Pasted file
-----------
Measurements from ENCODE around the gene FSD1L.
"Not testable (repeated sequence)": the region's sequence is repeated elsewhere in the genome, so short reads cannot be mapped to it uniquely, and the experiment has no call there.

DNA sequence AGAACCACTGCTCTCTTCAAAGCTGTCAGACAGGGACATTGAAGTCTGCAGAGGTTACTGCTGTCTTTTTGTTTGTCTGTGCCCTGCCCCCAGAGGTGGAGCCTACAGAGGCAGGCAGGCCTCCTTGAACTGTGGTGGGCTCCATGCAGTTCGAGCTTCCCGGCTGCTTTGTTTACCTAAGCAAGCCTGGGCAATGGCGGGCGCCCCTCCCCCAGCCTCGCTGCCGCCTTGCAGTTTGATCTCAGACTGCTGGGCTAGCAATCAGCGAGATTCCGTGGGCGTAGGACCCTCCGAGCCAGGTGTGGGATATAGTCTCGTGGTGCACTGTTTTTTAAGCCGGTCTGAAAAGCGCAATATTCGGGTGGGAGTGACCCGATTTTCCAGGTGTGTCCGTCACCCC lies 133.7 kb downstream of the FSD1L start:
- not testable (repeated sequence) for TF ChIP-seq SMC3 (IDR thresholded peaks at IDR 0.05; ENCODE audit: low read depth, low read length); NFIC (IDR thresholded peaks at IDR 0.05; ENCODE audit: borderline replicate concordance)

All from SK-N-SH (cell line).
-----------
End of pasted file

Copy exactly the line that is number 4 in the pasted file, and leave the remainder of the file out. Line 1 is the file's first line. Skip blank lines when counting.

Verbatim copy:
- not testable (repeated sequence) for TF ChIP-seq SMC3 (IDR thresholded peaks at IDR 0.05; ENCODE audit: low read depth, low read length); NFIC (IDR thresholded peaks at IDR 0.05; ENCODE audit: borderline replicate concordance)